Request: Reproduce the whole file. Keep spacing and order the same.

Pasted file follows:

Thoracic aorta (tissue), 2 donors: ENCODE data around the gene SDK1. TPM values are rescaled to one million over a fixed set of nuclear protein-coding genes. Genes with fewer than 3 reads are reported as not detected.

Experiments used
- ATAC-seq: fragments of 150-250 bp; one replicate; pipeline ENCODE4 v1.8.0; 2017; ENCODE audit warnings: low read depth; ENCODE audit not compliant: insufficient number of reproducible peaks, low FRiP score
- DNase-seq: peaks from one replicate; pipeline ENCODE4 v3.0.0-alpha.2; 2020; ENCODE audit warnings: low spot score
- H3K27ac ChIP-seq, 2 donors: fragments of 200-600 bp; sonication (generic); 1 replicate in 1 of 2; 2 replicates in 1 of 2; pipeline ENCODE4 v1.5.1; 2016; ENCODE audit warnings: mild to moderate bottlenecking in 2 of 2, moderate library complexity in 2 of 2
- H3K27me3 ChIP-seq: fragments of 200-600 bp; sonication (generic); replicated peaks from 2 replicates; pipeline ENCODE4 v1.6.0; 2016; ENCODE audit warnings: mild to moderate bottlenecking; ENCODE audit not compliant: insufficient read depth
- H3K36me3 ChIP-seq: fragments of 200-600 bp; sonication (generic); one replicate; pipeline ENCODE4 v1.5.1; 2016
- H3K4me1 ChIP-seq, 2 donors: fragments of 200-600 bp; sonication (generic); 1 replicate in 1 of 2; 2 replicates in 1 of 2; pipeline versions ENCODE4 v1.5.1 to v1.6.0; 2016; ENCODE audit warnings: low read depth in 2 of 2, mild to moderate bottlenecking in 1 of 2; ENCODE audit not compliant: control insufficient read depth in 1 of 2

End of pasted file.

Thoracic aorta (tissue), 2 donors: ENCODE data around the gene SDK1. TPM values are rescaled to one million over a fixed set of nuclear protein-coding genes. Genes with fewer than 3 reads are reported as not detected.

Experiments used
- ATAC-seq: fragments of 150-250 bp; one replicate; pipeline ENCODE4 v1.8.0; 2017; ENCODE audit warnings: low read depth; ENCODE audit not compliant: insufficient number of reproducible peaks, low FRiP score
- DNase-seq: peaks from one replicate; pipeline ENCODE4 v3.0.0-alpha.2; 2020; ENCODE audit warnings: low spot score
- H3K27ac ChIP-seq, 2 donors: fragments of 200-600 bp; sonication (generic); 1 replicate in 1 of 2; 2 replicates in 1 of 2; pipeline ENCODE4 v1.5.1; 2016; ENCODE audit warnings: mild to moderate bottlenecking in 2 of 2, moderate library complexity in 2 of 2
- H3K27me3 ChIP-seq: fragments of 200-600 bp; sonication (generic); replicated peaks from 2 replicates; pipeline ENCODE4 v1.6.0; 2016; ENCODE audit warnings: mild to moderate bottlenecking; ENCODE audit not compliant: insufficient read depth
- H3K36me3 ChIP-seq: fragments of 200-600 bp; sonication (generic); one replicate; pipeline ENCODE4 v1.5.1; 2016
- H3K4me1 ChIP-seq, 2 donors: fragments of 200-600 bp; sonication (generic); 1 replicate in 1 of 2; 2 replicates in 1 of 2; pipeline versions ENCODE4 v1.5.1 to v1.6.0; 2016; ENCODE audit warnings: low read depth in 2 of 2, mild to moderate bottlenecking in 1 of 2; ENCODE audit not compliant: control insufficient read depth in 1 of 2